Stalkers are not just creepy –– they can also inflict serious psychological harm, a new study has found. Researchers at Washington and Lee University have determined that women victimized by stalkers are up to three times more likely develop anxiety issues and mental distress. The findings may prompt more comprehensive prevention efforts as well as improved services for victims. 

Published in the journal Social Science Quarterly, the study examined how persistent stalking affects a victim’s mental wellbeing. By analyzing past surveys, the researchers found that the stress of being watched and followed may lead to lasting health complications, regardless of whether physical contact is made. Timothy Diette, lead author and professor of economics at Washington and Lee, said that the findings may inspire a more serious public perception of the phenomenon. 

“I think the major implication of our findings is that while not everyone takes stalking seriously because in most cases nothing physical happened, the detrimental impact is clear," Diette explained. "This study helps raise awareness that in many cases it's a really scarring event that causes real-life psychological outcomes for victims' mental health and their ability to function in society."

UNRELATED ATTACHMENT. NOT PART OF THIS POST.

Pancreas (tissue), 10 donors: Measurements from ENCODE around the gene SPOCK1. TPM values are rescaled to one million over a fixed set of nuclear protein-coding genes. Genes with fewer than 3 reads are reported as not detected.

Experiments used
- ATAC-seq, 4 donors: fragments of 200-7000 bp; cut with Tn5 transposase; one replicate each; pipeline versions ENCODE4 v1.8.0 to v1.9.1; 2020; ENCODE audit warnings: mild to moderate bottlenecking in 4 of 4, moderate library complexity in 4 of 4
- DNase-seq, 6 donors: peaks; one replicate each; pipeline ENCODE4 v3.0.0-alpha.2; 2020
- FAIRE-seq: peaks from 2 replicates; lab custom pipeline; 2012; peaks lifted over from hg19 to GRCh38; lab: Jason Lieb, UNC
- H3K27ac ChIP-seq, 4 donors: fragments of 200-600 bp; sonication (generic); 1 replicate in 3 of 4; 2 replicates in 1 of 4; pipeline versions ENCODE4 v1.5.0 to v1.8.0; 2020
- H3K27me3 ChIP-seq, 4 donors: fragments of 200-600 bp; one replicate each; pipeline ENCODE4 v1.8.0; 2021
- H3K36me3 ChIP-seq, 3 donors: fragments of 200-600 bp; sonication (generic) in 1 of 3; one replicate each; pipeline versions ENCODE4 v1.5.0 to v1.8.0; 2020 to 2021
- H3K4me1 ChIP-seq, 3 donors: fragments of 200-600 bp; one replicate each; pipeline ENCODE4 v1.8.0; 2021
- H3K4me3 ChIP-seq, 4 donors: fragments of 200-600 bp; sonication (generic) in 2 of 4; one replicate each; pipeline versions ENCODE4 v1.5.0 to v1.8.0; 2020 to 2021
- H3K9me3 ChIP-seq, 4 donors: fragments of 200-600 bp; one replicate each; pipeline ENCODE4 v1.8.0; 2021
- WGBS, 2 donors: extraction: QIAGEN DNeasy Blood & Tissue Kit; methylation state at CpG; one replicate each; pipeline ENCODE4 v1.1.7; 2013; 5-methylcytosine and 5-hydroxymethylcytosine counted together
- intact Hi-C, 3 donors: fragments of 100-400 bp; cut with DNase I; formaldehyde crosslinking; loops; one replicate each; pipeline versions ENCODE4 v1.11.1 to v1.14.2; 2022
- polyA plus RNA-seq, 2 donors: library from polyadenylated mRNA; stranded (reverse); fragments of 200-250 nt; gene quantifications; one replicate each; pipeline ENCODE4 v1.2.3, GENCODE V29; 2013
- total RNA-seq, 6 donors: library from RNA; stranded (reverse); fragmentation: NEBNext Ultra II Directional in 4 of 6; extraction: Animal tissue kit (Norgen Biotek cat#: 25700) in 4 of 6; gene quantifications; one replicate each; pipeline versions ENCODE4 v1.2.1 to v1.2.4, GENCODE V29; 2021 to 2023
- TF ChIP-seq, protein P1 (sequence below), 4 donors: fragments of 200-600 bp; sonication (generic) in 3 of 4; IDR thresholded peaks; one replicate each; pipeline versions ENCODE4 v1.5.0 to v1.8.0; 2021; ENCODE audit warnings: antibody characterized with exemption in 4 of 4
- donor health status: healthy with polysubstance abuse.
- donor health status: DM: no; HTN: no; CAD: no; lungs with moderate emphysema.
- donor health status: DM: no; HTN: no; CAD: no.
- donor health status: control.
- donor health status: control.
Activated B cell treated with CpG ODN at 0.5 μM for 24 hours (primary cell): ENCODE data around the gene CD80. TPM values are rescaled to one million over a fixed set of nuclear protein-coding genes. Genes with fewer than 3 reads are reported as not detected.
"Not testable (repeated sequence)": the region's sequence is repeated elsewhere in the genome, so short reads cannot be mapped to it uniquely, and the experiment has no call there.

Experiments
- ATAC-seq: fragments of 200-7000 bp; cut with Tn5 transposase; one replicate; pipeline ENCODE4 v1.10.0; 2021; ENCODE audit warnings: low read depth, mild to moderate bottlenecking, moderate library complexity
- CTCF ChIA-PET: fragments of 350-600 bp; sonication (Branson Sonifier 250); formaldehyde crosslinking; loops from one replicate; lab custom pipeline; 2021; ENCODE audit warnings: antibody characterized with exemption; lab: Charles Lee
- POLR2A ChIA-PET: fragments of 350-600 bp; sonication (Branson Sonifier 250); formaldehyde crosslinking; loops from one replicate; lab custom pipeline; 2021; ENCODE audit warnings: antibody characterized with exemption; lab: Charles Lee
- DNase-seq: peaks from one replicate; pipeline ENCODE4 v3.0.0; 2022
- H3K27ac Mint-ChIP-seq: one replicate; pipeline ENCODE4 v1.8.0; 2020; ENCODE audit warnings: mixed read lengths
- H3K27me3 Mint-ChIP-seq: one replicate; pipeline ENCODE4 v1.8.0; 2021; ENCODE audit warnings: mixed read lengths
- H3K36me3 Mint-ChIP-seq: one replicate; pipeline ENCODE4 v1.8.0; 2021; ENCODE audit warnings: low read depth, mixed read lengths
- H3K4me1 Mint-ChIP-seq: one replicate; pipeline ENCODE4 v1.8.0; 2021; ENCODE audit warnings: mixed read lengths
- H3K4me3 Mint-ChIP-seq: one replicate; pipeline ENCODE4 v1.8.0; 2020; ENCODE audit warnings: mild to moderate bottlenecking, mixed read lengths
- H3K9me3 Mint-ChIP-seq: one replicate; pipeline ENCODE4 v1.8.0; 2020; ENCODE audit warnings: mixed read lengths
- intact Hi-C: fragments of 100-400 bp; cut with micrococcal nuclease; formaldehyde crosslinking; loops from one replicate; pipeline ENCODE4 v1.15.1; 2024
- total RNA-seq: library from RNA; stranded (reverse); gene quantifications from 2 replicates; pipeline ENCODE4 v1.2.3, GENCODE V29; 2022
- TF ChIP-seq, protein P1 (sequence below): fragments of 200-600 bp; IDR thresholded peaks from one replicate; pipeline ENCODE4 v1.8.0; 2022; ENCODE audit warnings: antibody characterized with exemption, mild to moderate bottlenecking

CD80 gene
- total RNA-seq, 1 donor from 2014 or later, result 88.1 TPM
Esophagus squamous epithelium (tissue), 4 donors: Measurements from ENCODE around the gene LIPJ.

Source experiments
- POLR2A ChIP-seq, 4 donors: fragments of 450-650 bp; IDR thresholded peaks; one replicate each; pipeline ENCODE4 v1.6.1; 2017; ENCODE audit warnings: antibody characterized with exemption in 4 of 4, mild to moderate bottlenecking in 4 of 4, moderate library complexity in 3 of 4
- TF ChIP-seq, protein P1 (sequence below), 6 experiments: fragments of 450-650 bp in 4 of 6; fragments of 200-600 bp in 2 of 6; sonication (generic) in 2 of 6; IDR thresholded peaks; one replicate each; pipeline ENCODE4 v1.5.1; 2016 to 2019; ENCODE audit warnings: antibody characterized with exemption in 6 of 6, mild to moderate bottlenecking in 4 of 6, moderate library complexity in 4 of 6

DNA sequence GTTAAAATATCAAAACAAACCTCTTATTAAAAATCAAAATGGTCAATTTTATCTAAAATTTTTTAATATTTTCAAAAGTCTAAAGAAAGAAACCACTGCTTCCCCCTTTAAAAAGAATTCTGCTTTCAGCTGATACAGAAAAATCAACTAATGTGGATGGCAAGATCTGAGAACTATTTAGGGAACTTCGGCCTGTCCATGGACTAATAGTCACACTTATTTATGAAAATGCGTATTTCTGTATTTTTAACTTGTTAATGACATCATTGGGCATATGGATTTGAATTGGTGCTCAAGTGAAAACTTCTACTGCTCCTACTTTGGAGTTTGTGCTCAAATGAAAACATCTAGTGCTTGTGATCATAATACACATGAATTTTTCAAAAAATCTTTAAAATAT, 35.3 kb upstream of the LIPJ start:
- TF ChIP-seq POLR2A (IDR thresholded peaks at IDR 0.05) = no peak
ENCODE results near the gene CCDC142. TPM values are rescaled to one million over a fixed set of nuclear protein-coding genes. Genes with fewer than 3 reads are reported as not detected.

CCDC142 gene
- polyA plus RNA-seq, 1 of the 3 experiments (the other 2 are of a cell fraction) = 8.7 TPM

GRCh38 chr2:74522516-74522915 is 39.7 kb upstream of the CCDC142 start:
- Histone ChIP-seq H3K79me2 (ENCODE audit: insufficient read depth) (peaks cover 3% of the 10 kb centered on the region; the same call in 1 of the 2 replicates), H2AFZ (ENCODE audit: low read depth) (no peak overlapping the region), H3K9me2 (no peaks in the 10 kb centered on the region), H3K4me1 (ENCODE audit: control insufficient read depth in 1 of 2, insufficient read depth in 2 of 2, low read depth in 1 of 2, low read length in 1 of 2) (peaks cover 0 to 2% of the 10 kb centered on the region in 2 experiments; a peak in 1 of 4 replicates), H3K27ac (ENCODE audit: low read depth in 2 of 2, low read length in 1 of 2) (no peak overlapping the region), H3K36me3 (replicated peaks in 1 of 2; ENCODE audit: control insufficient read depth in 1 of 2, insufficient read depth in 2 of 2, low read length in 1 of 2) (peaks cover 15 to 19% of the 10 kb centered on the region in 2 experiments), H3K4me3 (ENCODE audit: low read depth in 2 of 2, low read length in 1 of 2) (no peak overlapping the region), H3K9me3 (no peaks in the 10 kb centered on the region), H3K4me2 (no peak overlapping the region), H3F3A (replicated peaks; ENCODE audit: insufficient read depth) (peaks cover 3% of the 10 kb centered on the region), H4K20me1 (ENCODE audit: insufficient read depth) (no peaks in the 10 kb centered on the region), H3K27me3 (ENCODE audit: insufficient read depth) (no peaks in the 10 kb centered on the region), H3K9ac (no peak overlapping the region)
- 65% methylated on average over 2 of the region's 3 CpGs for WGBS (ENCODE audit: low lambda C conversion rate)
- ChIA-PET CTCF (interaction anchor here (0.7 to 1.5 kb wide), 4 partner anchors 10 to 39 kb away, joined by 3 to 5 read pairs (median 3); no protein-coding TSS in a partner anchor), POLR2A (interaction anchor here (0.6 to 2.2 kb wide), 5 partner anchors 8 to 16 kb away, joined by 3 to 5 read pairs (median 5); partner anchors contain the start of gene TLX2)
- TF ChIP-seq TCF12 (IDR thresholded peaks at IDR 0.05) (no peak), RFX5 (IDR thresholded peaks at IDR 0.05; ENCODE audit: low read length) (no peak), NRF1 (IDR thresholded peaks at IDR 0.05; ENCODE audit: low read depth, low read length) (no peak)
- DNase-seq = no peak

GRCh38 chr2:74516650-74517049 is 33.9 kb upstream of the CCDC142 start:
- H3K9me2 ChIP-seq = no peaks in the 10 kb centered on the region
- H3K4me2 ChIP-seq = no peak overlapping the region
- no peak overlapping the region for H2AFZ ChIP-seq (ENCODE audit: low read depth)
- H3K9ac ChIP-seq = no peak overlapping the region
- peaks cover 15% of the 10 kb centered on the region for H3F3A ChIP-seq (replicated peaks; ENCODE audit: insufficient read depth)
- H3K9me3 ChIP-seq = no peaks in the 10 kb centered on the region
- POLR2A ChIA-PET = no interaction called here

To investigate the link between stalking and mental health, the researchers analyzed three major surveys involving over 8,000 female victims, ages 12 to 45. The victims had all been stalked without sexual assault. Subjects were divided and examined in three different age groups: adolescence (12-17), early emerging adulthood (18-22), late emerging adulthood (23-29), and early middle age (30-45),

The team found that while subjects from all age groups exhibited a statistically significant increase in their likelihood of developing psychological distress, the heightened risk was particularly pronounced among women ages 23 to 29. Whereas women of early emerging adulthood and early middle age were about twice as vulnerable as their non-victim peers, women of late emerging adulthood were almost three times as likely to develop these issues. Diette and his colleagues theorized that the statistical spike is due to the concomitant surge in physical strength and sexual urge of the stalker. In other words, stalking victims ages 23 to 29 are more afraid because their stalkers tend to be more dangerous. 

"The large negative effect on the mental health of victims was actually surprising to me," Diette said, speaking to Health Day. "In many cases where you have a gut reaction that of course there should be an effect, you may find that, after controlling for various elements, those effects are actually smaller than you had expected. That is not the case in this study."

Policy makers and health officials estimate that 12 percent of women will be victimized by stalkers at some point in their lives. Because of the difficulties of enforcing restraining orders, more than half of all cases go unreported. The team hopes that the new findings will help change this. 

Source: Diette, T. M., Goldsmith, A. H., Hamilton, D., Darity, W. and McFarland, K. Stalking: Does it Leave a Psychological Footprint?. Social Science Quarterly. 2013.